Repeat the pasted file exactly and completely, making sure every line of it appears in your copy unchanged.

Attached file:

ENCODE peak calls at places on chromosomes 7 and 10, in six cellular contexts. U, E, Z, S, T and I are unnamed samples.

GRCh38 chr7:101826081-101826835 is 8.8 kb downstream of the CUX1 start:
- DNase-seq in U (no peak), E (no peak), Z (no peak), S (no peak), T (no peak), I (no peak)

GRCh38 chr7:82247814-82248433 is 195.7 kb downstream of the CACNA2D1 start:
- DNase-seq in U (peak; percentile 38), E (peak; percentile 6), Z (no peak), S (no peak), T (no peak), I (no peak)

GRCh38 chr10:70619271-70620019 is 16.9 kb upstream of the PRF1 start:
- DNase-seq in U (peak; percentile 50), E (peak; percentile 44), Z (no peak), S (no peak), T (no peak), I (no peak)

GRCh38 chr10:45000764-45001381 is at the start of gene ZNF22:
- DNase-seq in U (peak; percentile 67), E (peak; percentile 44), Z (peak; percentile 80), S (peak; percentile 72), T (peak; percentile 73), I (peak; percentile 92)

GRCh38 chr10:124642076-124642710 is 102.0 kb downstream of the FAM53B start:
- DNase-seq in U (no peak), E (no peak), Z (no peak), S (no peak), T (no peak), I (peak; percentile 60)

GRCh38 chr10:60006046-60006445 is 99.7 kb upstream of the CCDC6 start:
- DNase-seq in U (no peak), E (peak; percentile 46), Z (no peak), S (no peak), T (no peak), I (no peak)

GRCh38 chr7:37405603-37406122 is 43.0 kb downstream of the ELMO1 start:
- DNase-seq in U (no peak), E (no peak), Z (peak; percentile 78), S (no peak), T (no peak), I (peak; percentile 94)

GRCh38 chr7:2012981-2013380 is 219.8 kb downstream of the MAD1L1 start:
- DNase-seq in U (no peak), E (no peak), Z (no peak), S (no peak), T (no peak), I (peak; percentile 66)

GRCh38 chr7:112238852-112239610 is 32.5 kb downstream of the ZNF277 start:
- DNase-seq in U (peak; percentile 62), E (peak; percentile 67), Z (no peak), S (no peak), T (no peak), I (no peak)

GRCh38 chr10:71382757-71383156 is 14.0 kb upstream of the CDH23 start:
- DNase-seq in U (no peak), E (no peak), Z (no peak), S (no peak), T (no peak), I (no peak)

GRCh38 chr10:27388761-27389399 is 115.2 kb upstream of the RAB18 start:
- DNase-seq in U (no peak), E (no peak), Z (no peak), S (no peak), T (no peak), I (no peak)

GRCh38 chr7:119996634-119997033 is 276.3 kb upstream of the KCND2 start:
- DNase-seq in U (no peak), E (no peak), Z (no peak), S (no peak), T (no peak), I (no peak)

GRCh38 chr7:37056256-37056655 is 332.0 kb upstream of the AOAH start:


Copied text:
ENCODE peak calls at places on chromosomes 7 and 10, in six cellular contexts. U, E, Z, S, T and I are unnamed samples.

GRCh38 chr7:101826081-101826835 is 8.8 kb downstream of the CUX1 start:
- DNase-seq in U (no peak), E (no peak), Z (no peak), S (no peak), T (no peak), I (no peak)

GRCh38 chr7:82247814-82248433 is 195.7 kb downstream of the CACNA2D1 start:
- DNase-seq in U (peak; percentile 38), E (peak; percentile 6), Z (no peak), S (no peak), T (no peak), I (no peak)

GRCh38 chr10:70619271-70620019 is 16.9 kb upstream of the PRF1 start:
- DNase-seq in U (peak; percentile 50), E (peak; percentile 44), Z (no peak), S (no peak), T (no peak), I (no peak)

GRCh38 chr10:45000764-45001381 is at the start of gene ZNF22:
- DNase-seq in U (peak; percentile 67), E (peak; percentile 44), Z (peak; percentile 80), S (peak; percentile 72), T (peak; percentile 73), I (peak; percentile 92)

GRCh38 chr10:124642076-124642710 is 102.0 kb downstream of the FAM53B start:
- DNase-seq in U (no peak), E (no peak), Z (no peak), S (no peak), T (no peak), I (peak; percentile 60)

GRCh38 chr10:60006046-60006445 is 99.7 kb upstream of the CCDC6 start:
- DNase-seq in U (no peak), E (peak; percentile 46), Z (no peak), S (no peak), T (no peak), I (no peak)

GRCh38 chr7:37405603-37406122 is 43.0 kb downstream of the ELMO1 start:
- DNase-seq in U (no peak), E (no peak), Z (peak; percentile 78), S (no peak), T (no peak), I (peak; percentile 94)

GRCh38 chr7:2012981-2013380 is 219.8 kb downstream of the MAD1L1 start:
- DNase-seq in U (no peak), E (no peak), Z (no peak), S (no peak), T (no peak), I (peak; percentile 66)

GRCh38 chr7:112238852-112239610 is 32.5 kb downstream of the ZNF277 start:
- DNase-seq in U (peak; percentile 62), E (peak; percentile 67), Z (no peak), S (no peak), T (no peak), I (no peak)

GRCh38 chr10:71382757-71383156 is 14.0 kb upstream of the CDH23 start:
- DNase-seq in U (no peak), E (no peak), Z (no peak), S (no peak), T (no peak), I (no peak)

GRCh38 chr10:27388761-27389399 is 115.2 kb upstream of the RAB18 start:
- DNase-seq in U (no peak), E (no peak), Z (no peak), S (no peak), T (no peak), I (no peak)

GRCh38 chr7:119996634-119997033 is 276.3 kb upstream of the KCND2 start:
- DNase-seq in U (no peak), E (no peak), Z (no peak), S (no peak), T (no peak), I (no peak)

GRCh38 chr7:37056256-37056655 is 332.0 kb upstream of the AOAH start: